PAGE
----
US7091770B2 - Circuit arrangement for voltage regulation - Google Patents

Circuit arrangement for voltage regulation Download PDF

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Publication number
US7091770B2
US7091770B2 US10970363 US97036304A US7091770B2 US 7091770 B2 US7091770 B2 US 7091770B2 US 10970363 US10970363 US 10970363 US 97036304 A US97036304 A US 97036304A US 7091770 B2 US7091770 B2 US 7091770B2
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voltage
circuit
diodes
arrangement
divider
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US10970363
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US20050073285A1 (en )
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Andreas Schlaffer
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Infineon Technologies AG
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Infineon Technologies AG
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    • GPHYSICS
    • G05CONTROLLING; REGULATING
    • G05FSYSTEMS FOR REGULATING ELECTRIC OR MAGNETIC VARIABLES
    • G05F3/00Non-retroactive systems for regulating electric variables by using an uncontrolled element, or an uncontrolled combination of elements, such element or such combination having self-regulating properties
    • G05F3/02Regulating voltage or current
    • G05F3/08Regulating voltage or current wherein the variable is dc
    • G05F3/10Regulating voltage or current wherein the variable is dc using uncontrolled devices with non-linear characteristics
    • G05F3/16Regulating voltage or current wherein the variable is dc using uncontrolled devices with non-linear characteristics being semiconductor devices
    • G05F3/20Regulating voltage or current wherein the variable is dc using uncontrolled devices with non-linear characteristics being semiconductor devices using diode- transistor combinations
    • G05F3/24Regulating voltage or current wherein the variable is dc using uncontrolled devices with non-linear characteristics being semiconductor devices using diode- transistor combinations wherein the transistors are of the field-effect type only

Abstract

Circuit arrangement for voltage regulation having a voltage divider and a regulating circuit. The voltage divider is arranged between a first potential and a reference-ground potential and has a plurality of diodes connected in series, wherein an output voltage is tapped off at a terminal of one of the diodes. The regulating circuit, to which the output voltage and a reference voltage are applied, regulates the first potential based on a comparison of the output voltage with the reference voltage. The divider ratio of the voltage divider is altered by activating or deactivating one or more of the diodes, and is additionally altered by setting a magnitude of a voltage drop across at least one of the diodes.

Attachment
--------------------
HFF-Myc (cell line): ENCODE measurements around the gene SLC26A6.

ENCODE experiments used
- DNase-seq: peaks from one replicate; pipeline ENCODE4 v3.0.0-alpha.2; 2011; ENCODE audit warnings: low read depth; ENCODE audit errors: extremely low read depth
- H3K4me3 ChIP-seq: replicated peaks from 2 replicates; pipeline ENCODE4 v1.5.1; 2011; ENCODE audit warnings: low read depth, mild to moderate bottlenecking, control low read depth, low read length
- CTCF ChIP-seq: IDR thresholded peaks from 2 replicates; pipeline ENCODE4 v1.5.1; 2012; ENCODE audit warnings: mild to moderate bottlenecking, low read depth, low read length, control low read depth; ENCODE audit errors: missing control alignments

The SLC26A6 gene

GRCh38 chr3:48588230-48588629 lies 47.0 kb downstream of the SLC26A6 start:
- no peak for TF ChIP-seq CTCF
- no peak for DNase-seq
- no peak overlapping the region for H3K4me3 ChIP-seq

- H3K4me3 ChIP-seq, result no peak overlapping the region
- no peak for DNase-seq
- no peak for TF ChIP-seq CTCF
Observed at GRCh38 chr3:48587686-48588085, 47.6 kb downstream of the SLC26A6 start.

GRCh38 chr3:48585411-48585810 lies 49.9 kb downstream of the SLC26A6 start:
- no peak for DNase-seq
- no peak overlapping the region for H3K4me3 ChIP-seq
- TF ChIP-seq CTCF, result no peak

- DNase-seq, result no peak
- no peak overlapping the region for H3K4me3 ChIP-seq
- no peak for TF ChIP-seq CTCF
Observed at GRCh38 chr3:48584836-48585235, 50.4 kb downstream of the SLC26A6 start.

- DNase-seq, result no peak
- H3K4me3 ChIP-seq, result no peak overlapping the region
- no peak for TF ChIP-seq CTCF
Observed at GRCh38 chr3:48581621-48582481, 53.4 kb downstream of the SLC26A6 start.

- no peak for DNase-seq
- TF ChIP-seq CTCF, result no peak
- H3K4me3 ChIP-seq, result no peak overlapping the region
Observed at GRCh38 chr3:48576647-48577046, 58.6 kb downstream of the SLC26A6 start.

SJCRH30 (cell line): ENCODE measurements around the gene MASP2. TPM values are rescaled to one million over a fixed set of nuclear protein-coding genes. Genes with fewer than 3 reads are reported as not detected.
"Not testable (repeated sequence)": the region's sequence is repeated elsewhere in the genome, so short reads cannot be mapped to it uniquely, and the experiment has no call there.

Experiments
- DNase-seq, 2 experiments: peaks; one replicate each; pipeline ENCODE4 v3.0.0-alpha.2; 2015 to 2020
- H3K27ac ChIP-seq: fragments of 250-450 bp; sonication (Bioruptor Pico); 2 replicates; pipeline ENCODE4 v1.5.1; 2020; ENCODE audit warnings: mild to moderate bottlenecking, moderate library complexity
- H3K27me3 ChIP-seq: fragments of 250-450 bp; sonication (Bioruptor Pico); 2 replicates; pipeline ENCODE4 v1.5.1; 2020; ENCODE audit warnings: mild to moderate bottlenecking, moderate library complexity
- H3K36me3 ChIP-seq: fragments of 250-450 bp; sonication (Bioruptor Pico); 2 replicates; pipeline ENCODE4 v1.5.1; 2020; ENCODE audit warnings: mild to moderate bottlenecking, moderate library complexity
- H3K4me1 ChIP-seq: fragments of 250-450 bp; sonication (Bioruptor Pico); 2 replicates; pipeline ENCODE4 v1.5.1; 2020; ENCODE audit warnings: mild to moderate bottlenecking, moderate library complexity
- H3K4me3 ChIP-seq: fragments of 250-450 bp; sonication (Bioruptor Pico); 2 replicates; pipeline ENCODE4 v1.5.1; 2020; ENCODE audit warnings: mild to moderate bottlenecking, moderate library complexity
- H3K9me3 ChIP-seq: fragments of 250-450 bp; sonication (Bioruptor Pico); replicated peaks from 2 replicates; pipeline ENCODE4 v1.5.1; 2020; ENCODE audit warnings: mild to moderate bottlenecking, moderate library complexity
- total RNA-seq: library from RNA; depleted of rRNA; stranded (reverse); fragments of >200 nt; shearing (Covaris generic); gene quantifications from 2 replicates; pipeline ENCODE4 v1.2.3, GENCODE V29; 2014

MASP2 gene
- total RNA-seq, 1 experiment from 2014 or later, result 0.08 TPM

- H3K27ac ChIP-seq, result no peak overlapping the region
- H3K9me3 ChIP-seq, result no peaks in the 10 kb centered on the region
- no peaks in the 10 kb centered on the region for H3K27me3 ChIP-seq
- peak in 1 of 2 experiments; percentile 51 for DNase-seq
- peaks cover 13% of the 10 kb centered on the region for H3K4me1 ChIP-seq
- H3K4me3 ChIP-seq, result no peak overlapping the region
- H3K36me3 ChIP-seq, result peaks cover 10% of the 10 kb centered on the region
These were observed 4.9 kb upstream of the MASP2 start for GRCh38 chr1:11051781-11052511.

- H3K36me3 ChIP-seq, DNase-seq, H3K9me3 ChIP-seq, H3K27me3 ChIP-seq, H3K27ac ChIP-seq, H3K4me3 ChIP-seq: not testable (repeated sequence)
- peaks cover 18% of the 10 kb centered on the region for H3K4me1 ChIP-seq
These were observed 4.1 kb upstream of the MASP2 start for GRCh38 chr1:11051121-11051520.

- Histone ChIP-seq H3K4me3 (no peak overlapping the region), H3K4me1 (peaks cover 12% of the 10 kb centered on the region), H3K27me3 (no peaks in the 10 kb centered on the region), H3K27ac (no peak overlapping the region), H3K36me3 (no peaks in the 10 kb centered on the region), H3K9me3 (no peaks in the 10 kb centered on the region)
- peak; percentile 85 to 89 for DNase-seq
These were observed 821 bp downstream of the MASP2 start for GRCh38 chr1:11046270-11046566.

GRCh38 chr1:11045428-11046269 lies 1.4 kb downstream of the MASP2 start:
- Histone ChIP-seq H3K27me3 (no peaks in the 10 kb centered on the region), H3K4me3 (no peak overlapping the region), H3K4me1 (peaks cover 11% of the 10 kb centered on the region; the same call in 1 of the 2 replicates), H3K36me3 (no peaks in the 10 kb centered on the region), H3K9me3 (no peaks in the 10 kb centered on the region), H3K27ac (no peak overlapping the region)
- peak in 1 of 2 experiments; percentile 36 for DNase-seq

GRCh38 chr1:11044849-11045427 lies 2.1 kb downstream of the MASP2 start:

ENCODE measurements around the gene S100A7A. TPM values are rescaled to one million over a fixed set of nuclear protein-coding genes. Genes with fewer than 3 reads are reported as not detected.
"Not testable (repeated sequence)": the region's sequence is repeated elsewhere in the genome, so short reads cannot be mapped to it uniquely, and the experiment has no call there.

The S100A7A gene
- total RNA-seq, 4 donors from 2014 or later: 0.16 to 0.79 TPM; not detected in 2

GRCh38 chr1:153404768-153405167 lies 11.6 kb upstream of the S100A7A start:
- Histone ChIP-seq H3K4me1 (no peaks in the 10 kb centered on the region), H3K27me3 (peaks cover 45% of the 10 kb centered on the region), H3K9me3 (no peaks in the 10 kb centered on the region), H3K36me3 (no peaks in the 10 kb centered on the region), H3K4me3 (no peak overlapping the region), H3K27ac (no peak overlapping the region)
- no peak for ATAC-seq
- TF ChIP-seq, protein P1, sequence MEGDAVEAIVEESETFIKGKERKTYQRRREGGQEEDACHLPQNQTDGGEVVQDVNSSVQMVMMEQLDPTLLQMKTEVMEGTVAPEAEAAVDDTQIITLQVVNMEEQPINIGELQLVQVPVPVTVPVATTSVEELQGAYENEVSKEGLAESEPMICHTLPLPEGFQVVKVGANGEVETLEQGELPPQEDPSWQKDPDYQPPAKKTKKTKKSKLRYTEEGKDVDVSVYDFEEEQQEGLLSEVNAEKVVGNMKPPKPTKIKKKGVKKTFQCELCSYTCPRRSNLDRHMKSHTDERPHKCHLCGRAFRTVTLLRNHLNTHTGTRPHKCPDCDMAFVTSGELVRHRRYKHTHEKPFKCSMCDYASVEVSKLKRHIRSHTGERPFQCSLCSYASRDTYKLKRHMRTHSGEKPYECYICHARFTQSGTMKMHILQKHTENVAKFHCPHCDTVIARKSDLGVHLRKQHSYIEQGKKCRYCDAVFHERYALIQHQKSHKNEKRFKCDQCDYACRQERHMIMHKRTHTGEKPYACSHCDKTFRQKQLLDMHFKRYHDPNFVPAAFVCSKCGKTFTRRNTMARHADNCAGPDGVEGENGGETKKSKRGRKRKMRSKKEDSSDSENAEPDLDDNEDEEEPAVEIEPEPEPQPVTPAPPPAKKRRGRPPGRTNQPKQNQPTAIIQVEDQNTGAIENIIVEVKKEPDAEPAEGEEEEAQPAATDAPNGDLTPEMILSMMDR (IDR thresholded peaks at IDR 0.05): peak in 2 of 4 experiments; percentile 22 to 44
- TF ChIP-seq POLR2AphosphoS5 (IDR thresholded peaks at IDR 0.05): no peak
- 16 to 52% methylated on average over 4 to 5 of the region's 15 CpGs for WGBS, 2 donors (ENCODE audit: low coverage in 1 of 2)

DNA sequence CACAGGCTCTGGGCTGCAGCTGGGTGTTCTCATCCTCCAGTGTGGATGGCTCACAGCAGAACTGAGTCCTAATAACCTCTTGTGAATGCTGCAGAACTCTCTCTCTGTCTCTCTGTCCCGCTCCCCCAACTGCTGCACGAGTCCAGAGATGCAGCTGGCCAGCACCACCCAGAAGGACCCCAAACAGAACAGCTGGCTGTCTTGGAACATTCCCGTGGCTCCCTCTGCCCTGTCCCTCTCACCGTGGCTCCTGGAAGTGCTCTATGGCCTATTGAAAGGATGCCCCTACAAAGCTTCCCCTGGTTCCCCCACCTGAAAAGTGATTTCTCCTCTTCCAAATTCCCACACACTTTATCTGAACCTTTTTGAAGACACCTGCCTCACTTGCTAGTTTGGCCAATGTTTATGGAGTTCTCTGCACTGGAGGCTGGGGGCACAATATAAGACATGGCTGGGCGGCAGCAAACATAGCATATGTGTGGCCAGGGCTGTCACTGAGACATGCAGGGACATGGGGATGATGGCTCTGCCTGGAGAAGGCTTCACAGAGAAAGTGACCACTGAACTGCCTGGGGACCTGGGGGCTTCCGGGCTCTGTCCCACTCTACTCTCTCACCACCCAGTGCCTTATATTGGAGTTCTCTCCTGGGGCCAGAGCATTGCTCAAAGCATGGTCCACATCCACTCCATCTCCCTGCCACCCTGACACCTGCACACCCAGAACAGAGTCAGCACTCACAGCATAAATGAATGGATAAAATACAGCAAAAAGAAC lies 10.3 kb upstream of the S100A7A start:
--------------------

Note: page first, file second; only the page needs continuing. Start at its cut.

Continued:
Description

CROSS-REFERENCE TO RELATED APPLICATION

This application is a continuation of International Patent Application Ser. No. PCT/DE03/01135, filed Apr. 7, 2003, which published in German on Nov. 6, 2003 as WO 03/091818, and is incorporated herein by reference in its entirety.

FIELD OF THE INVENTION

The present invention relates to a circuit arrangement for voltage regulation which enables a precise setting of a voltage.

BACKGROUND OF THE INVENTION

The invention relates to a circuit arrangement for voltage regulation having a voltage divider, which is arranged between a first potential and a reference-ground potential and which has a multiplicity of diodes connected in series, wherein it is possible to tap off an output voltage at a terminal of a diode. The circuit arrangement also has a regulating circuit, to which the output voltage and a reference voltage are applied for the purpose of regulating the first potential on the basis of a comparison of the output voltage with the reference voltage, wherein it is possible to alter the divider ratio by activating or deactivating one or more diodes.

Such circuit arrangements for voltage regulation are used for example in integrated circuit arrangements in which a voltage is generated which is greater than the supply voltage of the integrated circuit. Such voltages are required for example in order to erase memory cells of a non-volatile memory, in particular EEPROM memories.

The problem that arises in this case is in regulating the potential difference between the first potential and the reference-earth potential, the potential difference being referred to as high voltage hereinafter. Since the high voltage lies above the supply voltage, it is not possible directly to measure and to regulate this high voltage. For this reason, voltage dividers are used, so that the measurement and regulation can be effected at a lower voltage level lying below the supply voltage.

Two different types of voltage dividers are usually used. If a precise setting possibility is required for the divider ratio, dividers are constructed from resistor chains. Individual resistors can be bridged in order to set the divider ratio. The fineness of the setting possibility results from the magnitude of the respectively bridged resistor in relation to the total resistance of the divider. However, such dividers have the disadvantage that the area requirement is comparatively large and this therefore constitutes an unfavourable solution from cost standpoints.